Second, it is wishful thinking to imagine that by offering concessions on agriculture and automobiles, the Trump administration will be willing to engage in the sort of multilateral regional rule-making that Tokyo hopes for. Trilateral cooperation – including Europe – on market distorting practices and the free and open Indo-Pacific are taking place separately to bilateral trade talks. These are unlikely to be prioritized by the Trump administration if Japan kowtows and would likely continue even if Japan refuses to budge.
Japan’s economic ambitions are unlikely to be prioritized by the Trump administration even if Japan kowtows on a bilateral agreement
Third, Japan is deploying a conscious strategy to build leverage in negotiations and highlight the importance of Japan to the U.S. economy. It is presenting “wins” to Trump that he can parade to a domestic audience, proving to his supporters that he has fought for his campaign promise to renegotiate America’s trade deals, with minimal damage to its own interests. Japan has reduced oil imports from Iran and banned government procurement of Huawei equipment. Abe has drawn attention to increased purchases of U.S.-made military equipment and has room to pass off purchases of U.S. Liquefied Natural Gas (LNG) as an effort to reduce the trade deficit. Japan Inc. has invested in pro-Trump Republican states. This approach showed signs of working when at a recent rally, Trump touted a victory in boosting Japanese automotive investment into the United States by $40 billion.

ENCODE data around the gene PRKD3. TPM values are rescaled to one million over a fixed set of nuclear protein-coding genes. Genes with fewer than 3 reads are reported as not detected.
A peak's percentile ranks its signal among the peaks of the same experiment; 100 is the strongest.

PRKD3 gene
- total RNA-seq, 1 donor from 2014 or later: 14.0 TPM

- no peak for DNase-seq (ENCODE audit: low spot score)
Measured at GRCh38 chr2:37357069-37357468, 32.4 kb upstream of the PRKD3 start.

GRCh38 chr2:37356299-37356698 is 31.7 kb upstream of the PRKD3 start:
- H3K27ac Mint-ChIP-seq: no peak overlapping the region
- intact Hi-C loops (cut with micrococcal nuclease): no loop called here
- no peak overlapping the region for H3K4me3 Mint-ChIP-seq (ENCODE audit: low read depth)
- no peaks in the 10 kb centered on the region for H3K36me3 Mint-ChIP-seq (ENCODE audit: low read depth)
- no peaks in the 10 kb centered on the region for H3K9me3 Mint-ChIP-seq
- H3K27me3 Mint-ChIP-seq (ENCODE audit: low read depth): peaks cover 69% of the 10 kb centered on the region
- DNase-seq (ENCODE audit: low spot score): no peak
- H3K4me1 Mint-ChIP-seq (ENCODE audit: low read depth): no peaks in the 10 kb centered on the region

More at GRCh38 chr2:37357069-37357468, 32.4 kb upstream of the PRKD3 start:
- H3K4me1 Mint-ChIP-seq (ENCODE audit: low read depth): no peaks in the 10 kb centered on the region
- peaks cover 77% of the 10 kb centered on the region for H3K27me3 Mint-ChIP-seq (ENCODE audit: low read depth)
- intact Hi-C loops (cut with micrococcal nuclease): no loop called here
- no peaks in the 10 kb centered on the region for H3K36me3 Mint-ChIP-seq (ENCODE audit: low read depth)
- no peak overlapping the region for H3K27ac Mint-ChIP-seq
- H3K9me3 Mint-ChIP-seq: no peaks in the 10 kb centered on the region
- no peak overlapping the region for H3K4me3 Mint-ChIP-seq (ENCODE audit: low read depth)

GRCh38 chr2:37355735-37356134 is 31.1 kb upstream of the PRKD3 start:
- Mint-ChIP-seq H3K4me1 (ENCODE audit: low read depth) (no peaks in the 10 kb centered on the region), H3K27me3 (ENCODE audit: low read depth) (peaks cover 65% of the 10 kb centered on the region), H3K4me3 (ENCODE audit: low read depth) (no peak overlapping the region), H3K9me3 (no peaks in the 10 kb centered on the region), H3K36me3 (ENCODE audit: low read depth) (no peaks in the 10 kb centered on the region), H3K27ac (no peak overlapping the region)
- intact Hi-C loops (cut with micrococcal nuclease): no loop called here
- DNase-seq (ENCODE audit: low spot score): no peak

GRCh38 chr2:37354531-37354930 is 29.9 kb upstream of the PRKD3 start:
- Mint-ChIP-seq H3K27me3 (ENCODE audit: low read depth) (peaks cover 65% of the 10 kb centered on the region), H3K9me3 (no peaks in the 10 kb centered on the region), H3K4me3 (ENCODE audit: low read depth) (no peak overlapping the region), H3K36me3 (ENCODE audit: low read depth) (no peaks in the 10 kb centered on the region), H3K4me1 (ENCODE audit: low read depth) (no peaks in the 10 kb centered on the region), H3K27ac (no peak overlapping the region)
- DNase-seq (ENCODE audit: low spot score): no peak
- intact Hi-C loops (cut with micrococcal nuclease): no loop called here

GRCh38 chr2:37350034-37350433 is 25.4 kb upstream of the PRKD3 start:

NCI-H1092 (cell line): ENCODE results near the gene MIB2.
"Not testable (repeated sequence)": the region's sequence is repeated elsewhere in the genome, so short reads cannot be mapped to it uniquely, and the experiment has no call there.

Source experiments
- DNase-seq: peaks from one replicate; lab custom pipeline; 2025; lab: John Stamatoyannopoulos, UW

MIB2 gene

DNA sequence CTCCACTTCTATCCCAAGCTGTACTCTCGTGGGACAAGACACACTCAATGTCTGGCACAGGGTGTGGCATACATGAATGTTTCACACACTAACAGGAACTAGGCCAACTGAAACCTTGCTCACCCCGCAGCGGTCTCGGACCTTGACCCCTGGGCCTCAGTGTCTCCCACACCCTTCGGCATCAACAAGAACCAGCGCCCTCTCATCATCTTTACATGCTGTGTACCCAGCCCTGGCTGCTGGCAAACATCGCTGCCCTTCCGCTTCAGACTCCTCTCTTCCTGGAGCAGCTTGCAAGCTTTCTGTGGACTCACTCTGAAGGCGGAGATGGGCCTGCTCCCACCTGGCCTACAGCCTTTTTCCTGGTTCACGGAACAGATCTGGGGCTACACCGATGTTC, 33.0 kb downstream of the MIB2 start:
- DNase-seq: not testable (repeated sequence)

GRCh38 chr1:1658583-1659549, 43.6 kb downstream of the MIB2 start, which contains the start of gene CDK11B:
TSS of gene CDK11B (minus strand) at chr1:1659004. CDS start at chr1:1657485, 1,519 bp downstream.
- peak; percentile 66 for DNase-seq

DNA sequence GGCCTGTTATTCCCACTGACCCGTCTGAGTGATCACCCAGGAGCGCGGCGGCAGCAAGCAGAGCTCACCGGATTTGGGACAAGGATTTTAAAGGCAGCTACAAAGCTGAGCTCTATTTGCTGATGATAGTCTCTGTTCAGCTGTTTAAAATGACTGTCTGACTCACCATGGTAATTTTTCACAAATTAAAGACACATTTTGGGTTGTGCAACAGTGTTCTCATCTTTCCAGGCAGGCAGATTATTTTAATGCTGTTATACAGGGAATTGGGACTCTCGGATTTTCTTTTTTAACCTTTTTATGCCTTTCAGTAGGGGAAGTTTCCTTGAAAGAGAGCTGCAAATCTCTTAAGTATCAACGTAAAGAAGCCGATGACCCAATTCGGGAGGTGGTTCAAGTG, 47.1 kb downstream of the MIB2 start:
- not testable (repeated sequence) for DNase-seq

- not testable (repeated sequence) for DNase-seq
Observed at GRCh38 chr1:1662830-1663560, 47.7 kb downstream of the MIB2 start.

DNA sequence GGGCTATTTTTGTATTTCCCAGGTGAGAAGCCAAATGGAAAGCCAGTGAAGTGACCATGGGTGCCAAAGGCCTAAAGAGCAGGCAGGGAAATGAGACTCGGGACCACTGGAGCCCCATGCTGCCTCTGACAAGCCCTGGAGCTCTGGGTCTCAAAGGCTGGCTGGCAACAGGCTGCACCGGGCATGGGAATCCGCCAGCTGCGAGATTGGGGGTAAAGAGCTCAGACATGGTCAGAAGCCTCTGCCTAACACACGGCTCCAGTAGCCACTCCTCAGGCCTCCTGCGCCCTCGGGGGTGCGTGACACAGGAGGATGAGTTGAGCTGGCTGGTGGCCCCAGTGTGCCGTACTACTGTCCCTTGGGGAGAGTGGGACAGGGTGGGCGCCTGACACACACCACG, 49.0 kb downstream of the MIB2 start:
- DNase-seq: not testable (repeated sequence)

Finally, if a deal is made, the Trump administration is likely to ask for more in a comprehensive trade deal that would reel in sticky issues of currency discipline, pharmaceutical pricing, and “poison pill” clauses. If these U.S.-Mexico-Canada Agreement (NAFTA 2.0)-style clauses are agreed in a bilateral deal, a U.S. return to the TPP would consequently be more difficult. Japan would also have to answer to CPTPP members and the European Union if it were to offer agricultural concessions to merely avoid auto tariffs – not a real concession from the United States, considering the shaky foundation to the Trump administration’s case for the tariffs, namely the claim that auto imports from an ally are a threat to national security. Compromising could undermine Japan’s position as a defender of multilateral free trade, rather than consolidate it.
Trump may well be able to contain himself as Emperor Naruhito’s inaugural state visitor but he will be back only weeks later for the G20 summit in Osaka. If he feels not enough has been done, the July summit could be the propitious moment to turn up the heat on Tokyo. Even under this pressure, Japan should continue to present to Trump superficial, tweetable “wins” and create an impression that a good deal has been reached or progress is being made – without vindicating Trump’s bullying approach by offering anything too substantial.
Harry Dempsey is an analyst for Anniversaries, Inc., a new U.S.-Japan relations think tank. He has worked as a research associate at the Asia Pacific Initiative (API) and as a researcher at Shinko Research (part of the Kobe Steel group). He has additional experience at the British Embassy Tokyo and London Research International. He was on the JET Program in 2014-15. He holds a BA in philosophy from Cambridge University.